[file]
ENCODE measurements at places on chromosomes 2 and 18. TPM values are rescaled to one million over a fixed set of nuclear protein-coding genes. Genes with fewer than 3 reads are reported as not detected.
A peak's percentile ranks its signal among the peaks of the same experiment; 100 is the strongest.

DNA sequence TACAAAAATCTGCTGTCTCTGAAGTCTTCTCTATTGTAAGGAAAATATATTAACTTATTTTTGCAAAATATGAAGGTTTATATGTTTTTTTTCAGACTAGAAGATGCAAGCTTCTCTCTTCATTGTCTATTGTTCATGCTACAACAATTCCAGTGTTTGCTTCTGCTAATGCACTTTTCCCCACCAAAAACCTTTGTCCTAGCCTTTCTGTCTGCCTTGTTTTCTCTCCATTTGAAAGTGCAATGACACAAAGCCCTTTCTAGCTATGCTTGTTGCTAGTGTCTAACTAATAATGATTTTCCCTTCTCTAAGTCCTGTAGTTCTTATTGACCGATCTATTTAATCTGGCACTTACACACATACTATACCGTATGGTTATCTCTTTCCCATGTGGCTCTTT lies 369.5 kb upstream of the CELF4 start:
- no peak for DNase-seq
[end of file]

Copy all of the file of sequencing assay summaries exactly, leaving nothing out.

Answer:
ENCODE measurements at places on chromosomes 2 and 18. TPM values are rescaled to one million over a fixed set of nuclear protein-coding genes. Genes with fewer than 3 reads are reported as not detected.
A peak's percentile ranks its signal among the peaks of the same experiment; 100 is the strongest.

DNA sequence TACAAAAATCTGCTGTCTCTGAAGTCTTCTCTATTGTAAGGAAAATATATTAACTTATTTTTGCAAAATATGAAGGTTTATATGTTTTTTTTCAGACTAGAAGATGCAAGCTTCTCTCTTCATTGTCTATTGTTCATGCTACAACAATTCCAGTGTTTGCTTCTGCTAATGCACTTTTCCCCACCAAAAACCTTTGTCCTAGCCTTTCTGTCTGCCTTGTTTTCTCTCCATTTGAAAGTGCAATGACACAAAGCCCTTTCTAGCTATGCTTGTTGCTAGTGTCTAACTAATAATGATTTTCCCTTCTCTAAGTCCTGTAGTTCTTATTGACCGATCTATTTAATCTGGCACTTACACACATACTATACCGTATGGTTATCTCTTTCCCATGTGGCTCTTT lies 369.5 kb upstream of the CELF4 start:
- no peak for DNase-seq